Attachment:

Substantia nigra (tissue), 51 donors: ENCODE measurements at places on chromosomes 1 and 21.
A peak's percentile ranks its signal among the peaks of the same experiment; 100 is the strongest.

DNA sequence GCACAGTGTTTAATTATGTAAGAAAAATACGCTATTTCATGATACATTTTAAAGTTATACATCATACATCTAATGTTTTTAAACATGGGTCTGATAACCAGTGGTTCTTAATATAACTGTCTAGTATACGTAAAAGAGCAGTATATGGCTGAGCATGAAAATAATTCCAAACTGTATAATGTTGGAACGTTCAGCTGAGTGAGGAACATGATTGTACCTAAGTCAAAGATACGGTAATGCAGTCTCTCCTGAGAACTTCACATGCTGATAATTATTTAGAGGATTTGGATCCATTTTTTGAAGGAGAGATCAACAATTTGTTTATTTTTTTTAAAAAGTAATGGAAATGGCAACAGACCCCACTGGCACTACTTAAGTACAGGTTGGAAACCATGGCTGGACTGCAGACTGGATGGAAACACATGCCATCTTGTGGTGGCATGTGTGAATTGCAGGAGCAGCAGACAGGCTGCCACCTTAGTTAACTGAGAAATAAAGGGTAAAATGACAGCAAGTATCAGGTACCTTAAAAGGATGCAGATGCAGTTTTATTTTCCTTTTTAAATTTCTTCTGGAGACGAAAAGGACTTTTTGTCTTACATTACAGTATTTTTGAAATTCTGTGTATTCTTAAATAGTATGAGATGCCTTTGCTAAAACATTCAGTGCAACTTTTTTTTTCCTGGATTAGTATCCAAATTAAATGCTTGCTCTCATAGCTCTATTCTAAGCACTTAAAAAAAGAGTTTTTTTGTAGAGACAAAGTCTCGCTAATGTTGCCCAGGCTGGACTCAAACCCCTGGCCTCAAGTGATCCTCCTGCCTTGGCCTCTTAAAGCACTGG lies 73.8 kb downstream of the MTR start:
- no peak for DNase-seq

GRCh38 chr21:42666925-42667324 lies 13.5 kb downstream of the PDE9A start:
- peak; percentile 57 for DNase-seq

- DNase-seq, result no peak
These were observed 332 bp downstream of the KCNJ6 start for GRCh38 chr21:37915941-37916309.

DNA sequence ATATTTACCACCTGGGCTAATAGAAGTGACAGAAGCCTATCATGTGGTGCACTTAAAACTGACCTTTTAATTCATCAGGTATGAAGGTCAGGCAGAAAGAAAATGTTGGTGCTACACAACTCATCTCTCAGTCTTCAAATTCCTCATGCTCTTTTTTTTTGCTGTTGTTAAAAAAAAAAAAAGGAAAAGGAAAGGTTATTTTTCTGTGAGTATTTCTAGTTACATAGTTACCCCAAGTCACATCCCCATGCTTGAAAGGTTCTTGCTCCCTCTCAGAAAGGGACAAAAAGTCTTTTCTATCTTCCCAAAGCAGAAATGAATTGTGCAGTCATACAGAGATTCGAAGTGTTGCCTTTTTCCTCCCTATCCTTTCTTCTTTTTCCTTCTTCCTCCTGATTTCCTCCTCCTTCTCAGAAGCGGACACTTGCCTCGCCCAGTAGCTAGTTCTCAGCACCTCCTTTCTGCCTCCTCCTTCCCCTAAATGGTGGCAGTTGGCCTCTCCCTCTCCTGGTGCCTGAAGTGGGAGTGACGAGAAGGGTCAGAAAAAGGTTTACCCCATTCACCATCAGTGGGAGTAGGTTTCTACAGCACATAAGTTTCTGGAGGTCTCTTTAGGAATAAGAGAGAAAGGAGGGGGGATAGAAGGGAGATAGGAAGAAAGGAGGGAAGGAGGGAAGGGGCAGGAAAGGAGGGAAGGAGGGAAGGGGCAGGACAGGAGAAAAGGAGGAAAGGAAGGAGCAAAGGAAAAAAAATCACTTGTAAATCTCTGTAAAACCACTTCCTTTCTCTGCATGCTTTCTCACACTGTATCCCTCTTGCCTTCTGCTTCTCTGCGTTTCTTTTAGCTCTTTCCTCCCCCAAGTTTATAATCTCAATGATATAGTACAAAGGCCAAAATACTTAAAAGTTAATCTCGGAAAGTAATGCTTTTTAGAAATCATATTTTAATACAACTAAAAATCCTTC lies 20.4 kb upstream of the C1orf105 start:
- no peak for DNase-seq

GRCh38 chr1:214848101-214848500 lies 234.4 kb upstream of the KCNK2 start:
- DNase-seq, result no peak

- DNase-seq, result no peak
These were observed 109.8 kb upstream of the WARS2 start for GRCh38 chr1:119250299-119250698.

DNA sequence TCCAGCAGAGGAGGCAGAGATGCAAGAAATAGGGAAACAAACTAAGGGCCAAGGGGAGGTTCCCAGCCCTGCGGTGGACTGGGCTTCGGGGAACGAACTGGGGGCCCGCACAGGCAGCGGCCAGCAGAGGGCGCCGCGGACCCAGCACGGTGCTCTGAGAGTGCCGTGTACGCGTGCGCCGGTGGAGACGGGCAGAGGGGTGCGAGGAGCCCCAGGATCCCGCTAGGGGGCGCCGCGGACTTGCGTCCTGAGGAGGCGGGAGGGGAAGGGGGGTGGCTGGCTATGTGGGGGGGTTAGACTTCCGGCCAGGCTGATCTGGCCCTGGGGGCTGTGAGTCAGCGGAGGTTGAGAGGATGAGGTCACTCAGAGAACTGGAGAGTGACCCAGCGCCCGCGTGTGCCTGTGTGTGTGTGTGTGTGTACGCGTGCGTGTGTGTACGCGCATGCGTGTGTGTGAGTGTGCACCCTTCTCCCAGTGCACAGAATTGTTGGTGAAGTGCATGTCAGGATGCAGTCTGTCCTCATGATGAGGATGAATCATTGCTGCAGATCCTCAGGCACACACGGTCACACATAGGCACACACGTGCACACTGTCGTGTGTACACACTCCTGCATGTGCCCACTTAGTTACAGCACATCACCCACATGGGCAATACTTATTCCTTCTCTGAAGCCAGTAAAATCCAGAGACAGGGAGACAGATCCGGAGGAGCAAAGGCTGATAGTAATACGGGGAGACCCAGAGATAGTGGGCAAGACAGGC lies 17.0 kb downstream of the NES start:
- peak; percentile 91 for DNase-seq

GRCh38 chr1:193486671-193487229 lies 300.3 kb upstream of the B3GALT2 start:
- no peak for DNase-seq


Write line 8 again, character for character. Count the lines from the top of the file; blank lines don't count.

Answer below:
These were observed 332 bp downstream of the KCNJ6 start for GRCh38 chr21:37915941-37916309.